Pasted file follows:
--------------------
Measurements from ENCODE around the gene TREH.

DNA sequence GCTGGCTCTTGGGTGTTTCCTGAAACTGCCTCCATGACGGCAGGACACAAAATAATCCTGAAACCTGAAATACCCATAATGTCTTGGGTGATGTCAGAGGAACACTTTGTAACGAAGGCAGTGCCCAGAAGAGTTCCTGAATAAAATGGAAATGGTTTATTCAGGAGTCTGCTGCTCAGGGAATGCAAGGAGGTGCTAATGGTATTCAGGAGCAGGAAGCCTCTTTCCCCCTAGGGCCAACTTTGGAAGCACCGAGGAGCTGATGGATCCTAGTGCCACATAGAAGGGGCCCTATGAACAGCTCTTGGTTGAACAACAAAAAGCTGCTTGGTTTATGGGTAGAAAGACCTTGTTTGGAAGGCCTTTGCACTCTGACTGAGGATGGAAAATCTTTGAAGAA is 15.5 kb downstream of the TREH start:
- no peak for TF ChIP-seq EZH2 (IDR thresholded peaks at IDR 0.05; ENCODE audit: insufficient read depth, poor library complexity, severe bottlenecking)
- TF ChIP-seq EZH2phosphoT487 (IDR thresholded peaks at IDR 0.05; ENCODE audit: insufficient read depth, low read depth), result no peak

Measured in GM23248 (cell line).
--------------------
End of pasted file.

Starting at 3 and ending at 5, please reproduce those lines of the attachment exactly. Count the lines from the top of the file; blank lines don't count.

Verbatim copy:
- no peak for TF ChIP-seq EZH2 (IDR thresholded peaks at IDR 0.05; ENCODE audit: insufficient read depth, poor library complexity, severe bottlenecking)
- TF ChIP-seq EZH2phosphoT487 (IDR thresholded peaks at IDR 0.05; ENCODE audit: insufficient read depth, low read depth), result no peak

Measured in GM23248 (cell line).